Relationship between patient safety climate and adherence to standard precautions

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Standard precautions (SPs) are designed to limit bloodborne pathogen exposures among health care workers (HCWs) and health care–associated infections. SP adherence is globally suboptimal; however, reasons are underexplored. This study aim was to explore the relationships among safety climate factors and SP adherence by HCWs in hospitals using newly developed survey and observational tools.


Cross-sectional data from 11 units in 5 hospitals were collected between March and September 2015. A patient safety and standard precaution survey was administered to nurses and pooled with data from observations of HCW-patient interactions using defined SP indications. Descriptive statistics of distributions, frequencies, and Pearson correlation coefficients were calculated to determine the unit-level relationships among dimensions of the patient safety climate and unit percentages of SP adherence (P < .05).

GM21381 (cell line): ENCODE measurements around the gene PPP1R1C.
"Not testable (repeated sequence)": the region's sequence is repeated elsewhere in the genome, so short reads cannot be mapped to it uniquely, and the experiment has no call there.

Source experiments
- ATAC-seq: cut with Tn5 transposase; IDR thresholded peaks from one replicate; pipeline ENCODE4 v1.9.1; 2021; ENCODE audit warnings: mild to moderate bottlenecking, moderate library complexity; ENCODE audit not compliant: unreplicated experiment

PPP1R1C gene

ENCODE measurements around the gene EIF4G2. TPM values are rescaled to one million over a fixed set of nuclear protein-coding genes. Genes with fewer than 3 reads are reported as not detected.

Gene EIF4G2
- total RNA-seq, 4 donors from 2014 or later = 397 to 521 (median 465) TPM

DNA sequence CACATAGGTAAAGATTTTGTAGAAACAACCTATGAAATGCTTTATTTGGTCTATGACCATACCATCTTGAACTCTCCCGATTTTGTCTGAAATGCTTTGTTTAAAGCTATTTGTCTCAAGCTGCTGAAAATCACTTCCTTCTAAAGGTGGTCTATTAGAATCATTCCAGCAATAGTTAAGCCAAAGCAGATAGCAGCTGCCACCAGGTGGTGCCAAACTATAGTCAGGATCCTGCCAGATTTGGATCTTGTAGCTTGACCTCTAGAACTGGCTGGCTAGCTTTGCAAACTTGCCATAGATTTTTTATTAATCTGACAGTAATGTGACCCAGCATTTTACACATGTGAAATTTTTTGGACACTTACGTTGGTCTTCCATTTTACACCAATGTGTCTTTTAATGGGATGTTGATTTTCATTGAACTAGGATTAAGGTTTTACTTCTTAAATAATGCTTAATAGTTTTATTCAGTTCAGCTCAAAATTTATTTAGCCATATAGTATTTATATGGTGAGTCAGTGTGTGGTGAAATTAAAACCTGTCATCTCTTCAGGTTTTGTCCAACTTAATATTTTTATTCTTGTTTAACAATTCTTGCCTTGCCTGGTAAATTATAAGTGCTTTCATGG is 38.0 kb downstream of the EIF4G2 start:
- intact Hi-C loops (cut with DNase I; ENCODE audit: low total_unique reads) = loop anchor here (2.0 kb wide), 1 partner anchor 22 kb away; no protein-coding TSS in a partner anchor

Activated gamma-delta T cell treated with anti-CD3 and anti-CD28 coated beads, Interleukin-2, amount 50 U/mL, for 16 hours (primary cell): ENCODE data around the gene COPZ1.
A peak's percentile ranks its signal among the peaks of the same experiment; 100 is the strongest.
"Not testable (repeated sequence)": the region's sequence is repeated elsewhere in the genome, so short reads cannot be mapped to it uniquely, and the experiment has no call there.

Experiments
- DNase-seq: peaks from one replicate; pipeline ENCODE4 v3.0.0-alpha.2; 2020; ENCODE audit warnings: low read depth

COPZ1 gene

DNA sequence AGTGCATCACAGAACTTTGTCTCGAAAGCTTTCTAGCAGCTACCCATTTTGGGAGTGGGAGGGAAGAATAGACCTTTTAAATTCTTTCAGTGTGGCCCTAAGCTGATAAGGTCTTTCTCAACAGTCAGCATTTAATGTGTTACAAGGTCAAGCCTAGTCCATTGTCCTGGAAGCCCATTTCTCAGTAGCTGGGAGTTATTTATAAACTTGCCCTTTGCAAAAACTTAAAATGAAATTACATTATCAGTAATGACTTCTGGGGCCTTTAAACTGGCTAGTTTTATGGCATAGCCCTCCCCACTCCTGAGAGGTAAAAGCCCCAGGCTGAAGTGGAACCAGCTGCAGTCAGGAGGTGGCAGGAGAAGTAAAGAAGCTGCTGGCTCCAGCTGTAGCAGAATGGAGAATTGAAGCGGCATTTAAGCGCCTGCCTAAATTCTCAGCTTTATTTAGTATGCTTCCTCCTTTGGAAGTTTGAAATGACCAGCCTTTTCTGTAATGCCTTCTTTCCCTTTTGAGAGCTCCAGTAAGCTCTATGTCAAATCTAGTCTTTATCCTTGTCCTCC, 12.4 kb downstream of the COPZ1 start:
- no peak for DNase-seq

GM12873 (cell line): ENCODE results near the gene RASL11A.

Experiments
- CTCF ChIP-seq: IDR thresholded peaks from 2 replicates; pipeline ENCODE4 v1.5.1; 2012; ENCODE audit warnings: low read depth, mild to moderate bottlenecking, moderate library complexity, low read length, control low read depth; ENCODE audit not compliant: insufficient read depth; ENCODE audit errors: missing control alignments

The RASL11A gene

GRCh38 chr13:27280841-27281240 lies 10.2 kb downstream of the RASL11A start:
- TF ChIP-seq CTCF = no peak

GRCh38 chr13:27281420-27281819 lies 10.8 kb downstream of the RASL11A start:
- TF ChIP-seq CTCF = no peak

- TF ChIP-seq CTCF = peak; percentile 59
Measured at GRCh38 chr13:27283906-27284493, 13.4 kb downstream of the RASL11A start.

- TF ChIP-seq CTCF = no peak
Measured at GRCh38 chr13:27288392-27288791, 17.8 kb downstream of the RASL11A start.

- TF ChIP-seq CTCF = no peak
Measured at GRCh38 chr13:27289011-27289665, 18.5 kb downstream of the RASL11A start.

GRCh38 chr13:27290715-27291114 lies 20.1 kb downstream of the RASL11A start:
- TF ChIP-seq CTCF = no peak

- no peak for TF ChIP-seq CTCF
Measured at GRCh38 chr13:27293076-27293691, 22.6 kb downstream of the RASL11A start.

There were 540 HCW-patient encounters with 1,713 SP indications and 140 surveys collected. Although most nurses (94%) reported always or often adhering to SPs and generally reported positive scores on unit safety climate, observed SP adherence was 62% (unit range, 31%-80%). Only 30% of nurses rated staffing positively, and this was inversely related to observed SP adherence.


Adherence to the full complement of observed SP behaviors by HCWs of all types was suboptimal. The relationship between safety climate, particularly staffing, and adherence to SPs warrants further testing.

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